Home Archive Steve Irwin Became Born Again Christian Rumour

Steve Irwin Became Born Again Christian Rumour

by Brett M. Christensen

Outline:
Forwarded email claims that Crocodile Hunter Steve Irwin became a born again Christian shortly before he died.


Status:
False

Example:
Subject: Good News about Steve Irwin

I want to inform Creation Ministries International that Steve Irwin became a born again Christian two and a half weeks ago at the Kings Church AOG Buderim, Queensland Australia, going forward publically before the congregation to ask Christ to become his Lord and Saviour.

Many of us will now spend eternity with him. I am sure Terri is comforted as a Christian in the fact that she will be with Jesus and also Steve again for eternity. Steve declared the day before he died that he was the happiest he had ever been in his whole life.

Pastor Robyn Reiser

Noosa Christian Outreach Centre



Detailed Analysis:
Soon after the tragic and untimely death of Steve Irwin on 4th September 2006, a rumour began circulating via email that claimed the Crocodile Hunter had recently converted to Christianity. According to the message, Steve had been “born again” during a church service at Kings Church AOG Buderim in Queensland, Australia just weeks before his fatal encounter with a stingray while filming in North Queensland.

However, the church named in the message has denied that such a conversion took place. An official response previously published on the church’s website stated:

Steve Penny wishes to advise that the story of Steve Irwin’s conversion to Christianity in Kings Christian Church is unfounded. Further investigation has failed to substantiate rumours of his conversion in any church on the Sunshine Coast.

The rumour gained momentum after a staff member forwarded an email sent to Creation Ministries International by Pastor Robyn Reiser. However, a subsequent investigation by CMI could not substantiate the claims in the “conversion” stories:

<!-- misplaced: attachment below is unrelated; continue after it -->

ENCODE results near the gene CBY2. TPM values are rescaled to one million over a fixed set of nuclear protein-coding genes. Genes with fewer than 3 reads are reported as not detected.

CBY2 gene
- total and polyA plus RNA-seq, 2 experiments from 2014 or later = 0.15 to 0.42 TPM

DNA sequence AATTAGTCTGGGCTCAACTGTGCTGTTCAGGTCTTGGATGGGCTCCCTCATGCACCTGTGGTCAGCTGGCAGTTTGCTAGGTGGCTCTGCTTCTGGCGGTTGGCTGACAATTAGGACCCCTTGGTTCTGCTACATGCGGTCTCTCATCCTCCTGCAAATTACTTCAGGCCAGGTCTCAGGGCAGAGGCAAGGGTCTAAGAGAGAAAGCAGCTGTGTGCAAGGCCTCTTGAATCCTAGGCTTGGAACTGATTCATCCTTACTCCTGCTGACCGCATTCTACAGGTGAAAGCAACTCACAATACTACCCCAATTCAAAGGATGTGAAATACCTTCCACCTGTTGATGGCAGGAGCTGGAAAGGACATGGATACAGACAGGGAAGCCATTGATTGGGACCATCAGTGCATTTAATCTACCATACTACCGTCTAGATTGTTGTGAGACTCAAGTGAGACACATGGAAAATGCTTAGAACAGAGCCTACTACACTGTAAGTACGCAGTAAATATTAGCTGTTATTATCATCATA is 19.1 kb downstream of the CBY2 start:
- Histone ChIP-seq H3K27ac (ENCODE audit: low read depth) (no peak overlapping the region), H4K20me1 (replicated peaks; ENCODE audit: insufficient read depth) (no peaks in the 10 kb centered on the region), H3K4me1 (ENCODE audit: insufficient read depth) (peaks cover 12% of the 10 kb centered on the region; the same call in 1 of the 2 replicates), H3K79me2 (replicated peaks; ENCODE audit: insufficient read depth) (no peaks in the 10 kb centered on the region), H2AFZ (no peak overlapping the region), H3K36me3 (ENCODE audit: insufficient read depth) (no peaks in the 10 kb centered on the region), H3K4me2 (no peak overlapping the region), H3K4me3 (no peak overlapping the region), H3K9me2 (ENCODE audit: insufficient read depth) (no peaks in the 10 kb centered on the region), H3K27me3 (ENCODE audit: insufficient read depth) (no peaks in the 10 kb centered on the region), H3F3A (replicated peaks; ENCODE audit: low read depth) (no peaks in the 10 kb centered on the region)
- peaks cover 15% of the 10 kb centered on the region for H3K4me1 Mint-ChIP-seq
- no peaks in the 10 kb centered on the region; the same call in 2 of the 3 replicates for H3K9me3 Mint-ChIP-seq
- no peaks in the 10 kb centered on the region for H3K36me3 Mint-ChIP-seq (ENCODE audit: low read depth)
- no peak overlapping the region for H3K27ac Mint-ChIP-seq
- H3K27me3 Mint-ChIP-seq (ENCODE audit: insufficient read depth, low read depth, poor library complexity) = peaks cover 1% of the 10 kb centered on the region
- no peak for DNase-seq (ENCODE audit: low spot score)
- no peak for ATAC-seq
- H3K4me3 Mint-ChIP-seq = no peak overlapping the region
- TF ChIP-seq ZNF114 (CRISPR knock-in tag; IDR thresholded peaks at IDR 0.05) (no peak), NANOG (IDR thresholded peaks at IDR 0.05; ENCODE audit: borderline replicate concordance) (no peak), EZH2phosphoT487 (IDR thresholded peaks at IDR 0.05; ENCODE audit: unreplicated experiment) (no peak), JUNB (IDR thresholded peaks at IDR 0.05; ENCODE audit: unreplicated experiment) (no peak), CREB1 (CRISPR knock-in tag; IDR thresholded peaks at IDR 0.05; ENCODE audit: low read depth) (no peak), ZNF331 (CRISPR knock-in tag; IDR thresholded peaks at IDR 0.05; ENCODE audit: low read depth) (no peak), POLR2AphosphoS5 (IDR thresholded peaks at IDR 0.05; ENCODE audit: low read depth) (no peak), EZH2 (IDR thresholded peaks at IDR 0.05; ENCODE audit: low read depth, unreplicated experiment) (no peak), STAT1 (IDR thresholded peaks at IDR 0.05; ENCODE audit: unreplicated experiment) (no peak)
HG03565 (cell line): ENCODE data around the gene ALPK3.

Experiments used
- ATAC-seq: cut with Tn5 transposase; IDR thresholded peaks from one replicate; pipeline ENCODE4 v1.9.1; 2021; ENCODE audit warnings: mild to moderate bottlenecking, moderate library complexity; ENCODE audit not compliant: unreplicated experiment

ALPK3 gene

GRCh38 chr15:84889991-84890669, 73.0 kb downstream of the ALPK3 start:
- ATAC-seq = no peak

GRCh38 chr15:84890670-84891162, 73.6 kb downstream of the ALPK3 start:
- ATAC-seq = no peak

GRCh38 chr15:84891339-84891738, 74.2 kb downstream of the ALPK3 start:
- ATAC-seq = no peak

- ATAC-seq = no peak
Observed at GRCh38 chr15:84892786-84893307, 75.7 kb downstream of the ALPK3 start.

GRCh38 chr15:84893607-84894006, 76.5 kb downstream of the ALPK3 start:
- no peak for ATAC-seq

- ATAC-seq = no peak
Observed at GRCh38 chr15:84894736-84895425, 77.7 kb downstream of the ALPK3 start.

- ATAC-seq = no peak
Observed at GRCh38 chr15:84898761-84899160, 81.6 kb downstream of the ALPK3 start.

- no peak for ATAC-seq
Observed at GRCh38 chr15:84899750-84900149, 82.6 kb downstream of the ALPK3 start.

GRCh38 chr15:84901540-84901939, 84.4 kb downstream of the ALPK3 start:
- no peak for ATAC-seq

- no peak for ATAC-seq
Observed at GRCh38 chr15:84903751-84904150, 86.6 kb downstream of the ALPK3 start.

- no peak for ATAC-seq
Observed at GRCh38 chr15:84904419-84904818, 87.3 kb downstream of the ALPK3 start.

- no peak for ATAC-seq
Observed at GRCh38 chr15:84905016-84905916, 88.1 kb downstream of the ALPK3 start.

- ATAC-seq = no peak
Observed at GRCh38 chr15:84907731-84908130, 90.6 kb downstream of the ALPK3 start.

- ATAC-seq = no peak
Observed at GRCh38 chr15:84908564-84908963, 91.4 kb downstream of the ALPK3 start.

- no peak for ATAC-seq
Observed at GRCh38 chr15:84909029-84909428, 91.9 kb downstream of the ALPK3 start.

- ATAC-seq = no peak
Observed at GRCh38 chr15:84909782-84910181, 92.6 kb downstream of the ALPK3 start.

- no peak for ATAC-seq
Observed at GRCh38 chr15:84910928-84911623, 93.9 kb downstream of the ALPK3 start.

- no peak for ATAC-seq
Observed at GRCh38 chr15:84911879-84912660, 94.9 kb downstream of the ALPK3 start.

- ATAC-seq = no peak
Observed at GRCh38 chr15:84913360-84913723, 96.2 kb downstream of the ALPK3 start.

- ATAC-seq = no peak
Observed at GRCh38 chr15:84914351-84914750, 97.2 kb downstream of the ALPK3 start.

We have investigated the claims to the best of our ability, including phoning several of the churches and individuals involved. Though we were able to substantiate our earlier suggestion that Steve’s wife Terri was a churchgoing Christian, the stories of Steve himself ‘coming forward’ can at this stage not be substantiated. In fact, there is serious reason to doubt that this happened, at least not in the way that the stories claim.

Pastor Reiser worked at a different church than the one in which the conversion was alleged to have taken place and there is no claim that she was actually present during the service mentioned in the message. Although she apparently had a genuine belief that the conversion claims were factual, the contents of her message to CMI was seemingly based on false information passed on to her by others.

The email has now been forwarded around the world and mutated versions have began to emerge. Forwarding this message will serve no good purpose and may cause even more pain for Steve’s grieving family and friends. Creation Ministries International asks that the message not be spread further:

We would urge Christians not to be involved in circulating the R.R. email or any other unconfirmed reports. It is, ultimately, a matter between Steve Irwin and His Creator—and if the event did occur, then since Terri Irwin is a believer, she will be highly motivated to let the world know.



Last updated: 18th September 2006
First published: 18th September 2006
By Brett M. Christensen
About Hoax-Slayer

References
Crocodile Hunter—those conversion accounts—are they true?
Sydney Morning Herald: Christians fed to lyings: Irwin no convert

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